I’m looking forward to a great experience. Doing what you love is so much fun when it’s sprinkled with beauty and glamor!

Nomalanga helps Black Women thrive in their lives and careers. She is a Social Commentator, an Editor at Your Black World , Assistant Professor of Professional Studies and the reigning Mrs Botswana.

A Black Woman or Man in a Hostile Work Place

Wednesday, July 18th, 2012

One day I woke up feeling so drained of energy that I just did not want to get out of bed. I forced myself out of bed, showered, got ready and hopped into my car and went to work. At work, I went through the motions as best as I could even though I felt like was about to collapse. That evening, as I sat on the couch at home, away from my children and my husband (they could all sense that it was best to stay away from their cranky mother/wife), I came to a realization. I was dying, slowly, but surely.

Every day, I woke up, took a shower, put on some make-up, did my hair and then walked, as a sheep, to my own slaughter. You see, the reason why I was dying was because I allowed myself to work in a work environment where there were people who were killing me. They didn’t hold a gun to my head or stab me with a knife. That would be too outrageous-right? Instead, they did it slowly and I was no better than them because I was a willing participant. When they poked at me, I reacted! When they talked about me and I heard about it, I cried and believed what they were saying! Every day I went to the building that the slow killing was taking place and I thought that a measly check, given to me every two weeks, was enough compensation for my own death-a slow death but a death, nonetheless…
What I have just described is my life as it was some years ago before I left the particular job that I had at the time. I have heard a number of friends and family members describe a similar set of circumstances where they were “the only one” at their work place and experienced negative treatment.

The terrible part of what I and many women (and men) of color experience is that it can be very subtle. It can be a feeling of being micro-managed or having your errors being paid more attention to than anybody else’s. Sometimes it’s as casual as returning from the weekend and everyone except you is talking about how much fun they had together over the weekend. Sometimes you step out of your office and everyone is gone… They have all gone for lunch and you’re the only one they didn’t invite.

My reaction to this experience was to find a new place to work. One of the “non-negotiables” in my job search was that the workplace had to have a lot of diversity and have inclusion as one of its core initiatives.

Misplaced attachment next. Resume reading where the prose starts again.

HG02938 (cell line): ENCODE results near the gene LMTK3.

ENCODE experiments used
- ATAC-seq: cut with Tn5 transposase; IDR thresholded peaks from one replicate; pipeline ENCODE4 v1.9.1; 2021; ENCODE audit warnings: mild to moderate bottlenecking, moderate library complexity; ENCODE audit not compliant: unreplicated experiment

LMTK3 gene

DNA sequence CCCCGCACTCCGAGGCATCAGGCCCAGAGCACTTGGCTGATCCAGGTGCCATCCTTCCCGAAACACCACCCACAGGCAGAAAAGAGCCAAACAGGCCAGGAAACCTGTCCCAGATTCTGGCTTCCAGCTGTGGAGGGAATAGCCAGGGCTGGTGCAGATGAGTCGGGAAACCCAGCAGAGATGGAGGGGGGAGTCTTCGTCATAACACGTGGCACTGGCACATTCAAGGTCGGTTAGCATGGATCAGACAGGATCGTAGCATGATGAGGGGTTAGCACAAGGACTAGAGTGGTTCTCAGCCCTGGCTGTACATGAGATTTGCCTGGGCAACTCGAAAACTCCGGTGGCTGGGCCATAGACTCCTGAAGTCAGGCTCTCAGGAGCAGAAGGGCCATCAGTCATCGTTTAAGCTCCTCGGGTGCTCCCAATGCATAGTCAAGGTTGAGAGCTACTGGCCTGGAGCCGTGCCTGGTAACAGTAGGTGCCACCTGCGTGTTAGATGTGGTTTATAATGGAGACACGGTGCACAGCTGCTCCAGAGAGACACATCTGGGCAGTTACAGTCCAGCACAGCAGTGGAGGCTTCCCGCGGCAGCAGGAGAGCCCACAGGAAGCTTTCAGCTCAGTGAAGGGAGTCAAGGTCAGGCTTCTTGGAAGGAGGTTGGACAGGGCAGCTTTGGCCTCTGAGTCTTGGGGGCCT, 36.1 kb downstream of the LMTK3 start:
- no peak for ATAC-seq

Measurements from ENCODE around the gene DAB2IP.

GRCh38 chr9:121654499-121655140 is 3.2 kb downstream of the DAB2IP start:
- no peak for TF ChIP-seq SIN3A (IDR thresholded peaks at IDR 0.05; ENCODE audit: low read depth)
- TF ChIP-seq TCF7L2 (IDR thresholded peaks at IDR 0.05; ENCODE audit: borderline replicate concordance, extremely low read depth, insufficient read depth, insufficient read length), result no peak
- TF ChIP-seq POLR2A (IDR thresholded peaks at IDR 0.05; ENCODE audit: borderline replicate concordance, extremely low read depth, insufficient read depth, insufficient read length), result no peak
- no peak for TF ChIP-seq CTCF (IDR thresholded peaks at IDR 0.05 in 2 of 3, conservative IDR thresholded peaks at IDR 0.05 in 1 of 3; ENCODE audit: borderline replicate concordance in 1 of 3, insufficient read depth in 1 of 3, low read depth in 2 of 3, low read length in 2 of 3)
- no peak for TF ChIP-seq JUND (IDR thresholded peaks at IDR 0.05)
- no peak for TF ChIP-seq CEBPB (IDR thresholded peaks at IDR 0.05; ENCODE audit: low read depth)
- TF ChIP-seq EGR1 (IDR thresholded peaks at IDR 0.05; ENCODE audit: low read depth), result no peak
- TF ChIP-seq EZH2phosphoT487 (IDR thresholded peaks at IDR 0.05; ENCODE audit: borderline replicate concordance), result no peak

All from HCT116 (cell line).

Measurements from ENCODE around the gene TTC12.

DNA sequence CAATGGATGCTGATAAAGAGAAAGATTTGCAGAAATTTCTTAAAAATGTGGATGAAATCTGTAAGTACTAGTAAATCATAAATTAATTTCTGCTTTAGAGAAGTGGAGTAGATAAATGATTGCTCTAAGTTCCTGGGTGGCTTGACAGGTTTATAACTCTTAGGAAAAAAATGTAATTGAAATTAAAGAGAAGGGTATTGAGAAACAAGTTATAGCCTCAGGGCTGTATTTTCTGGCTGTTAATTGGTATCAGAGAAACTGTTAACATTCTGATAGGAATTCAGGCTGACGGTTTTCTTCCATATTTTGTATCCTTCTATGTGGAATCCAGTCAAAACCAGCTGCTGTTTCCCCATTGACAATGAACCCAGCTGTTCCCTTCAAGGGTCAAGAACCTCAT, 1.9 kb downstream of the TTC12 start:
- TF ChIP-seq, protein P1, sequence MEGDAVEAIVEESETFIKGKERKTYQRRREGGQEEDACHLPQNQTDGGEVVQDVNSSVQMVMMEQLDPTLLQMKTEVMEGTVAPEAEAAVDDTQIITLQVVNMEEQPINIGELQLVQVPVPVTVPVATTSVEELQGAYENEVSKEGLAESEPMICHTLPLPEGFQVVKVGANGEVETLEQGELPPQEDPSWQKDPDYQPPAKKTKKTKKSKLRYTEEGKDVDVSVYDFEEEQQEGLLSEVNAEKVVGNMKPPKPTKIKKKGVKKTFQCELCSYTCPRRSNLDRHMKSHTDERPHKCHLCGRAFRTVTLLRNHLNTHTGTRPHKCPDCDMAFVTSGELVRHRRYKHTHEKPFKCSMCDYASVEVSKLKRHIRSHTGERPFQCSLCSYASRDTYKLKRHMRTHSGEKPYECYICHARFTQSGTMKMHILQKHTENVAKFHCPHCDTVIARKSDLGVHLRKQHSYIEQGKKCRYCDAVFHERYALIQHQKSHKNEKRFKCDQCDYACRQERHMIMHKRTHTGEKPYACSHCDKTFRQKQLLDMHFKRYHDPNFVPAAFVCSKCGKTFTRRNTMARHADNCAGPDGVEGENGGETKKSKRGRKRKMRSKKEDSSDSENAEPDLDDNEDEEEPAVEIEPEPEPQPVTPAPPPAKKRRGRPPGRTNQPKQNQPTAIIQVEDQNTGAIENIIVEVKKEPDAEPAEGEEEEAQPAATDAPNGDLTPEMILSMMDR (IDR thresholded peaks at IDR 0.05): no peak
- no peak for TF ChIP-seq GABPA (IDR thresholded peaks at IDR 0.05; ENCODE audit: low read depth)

Can anyone really ever escape the effects of being excluded because they are different? I don’t think so but I do believe that staying in a work place that constantly erodes your self esteem and self worth is an unhealthy way of living one’s life. Some might say, “You’re being excluded because you’re unpleasant to be around.” Well, if that was the case, I believe that every person who left a workplace that was not inclusive would continue to experience the same treatment everywhere they went but most people who leave jobs that are lacking in diversity among their employees usually report a better working environment when they are not “the only one” somewhere else.

Nomalanga helps Black Women thrive in their lives and careers. She is a Social Commentator, an Editor at Your Black World , Assistant Professor of Professional Studies and the reigning Mrs Botswana. Visit Nomalanga’s blog at successfulblackwoman.com

Originally posted at BlackBlueDogs

The Complex Single Black Woman

Friday, July 13th, 2012

I think we can all agree that we’ve heard enough speculation than we can take about why Black women are supposedly not marriage material or are somehow unable to “keep a man”.

How about if we stopped to consider that the single black woman is more complex than the unkind stereotype of some overweight, finger snapping, angry and ignorant woman who walks around looking for someone to just “say something” so she can give him or her a piece of her mind.

Having been part of this ever increasing demographic, I can recall being a much younger single black woman terrified that I was destined to be alone because along with the stereotype of the single Black woman, comes the stereotype of the lazy, angry and dangerous Black man who will inevitably become someone’s baby daddy or a court appointed legal defender’s client. If these were the option, why bother?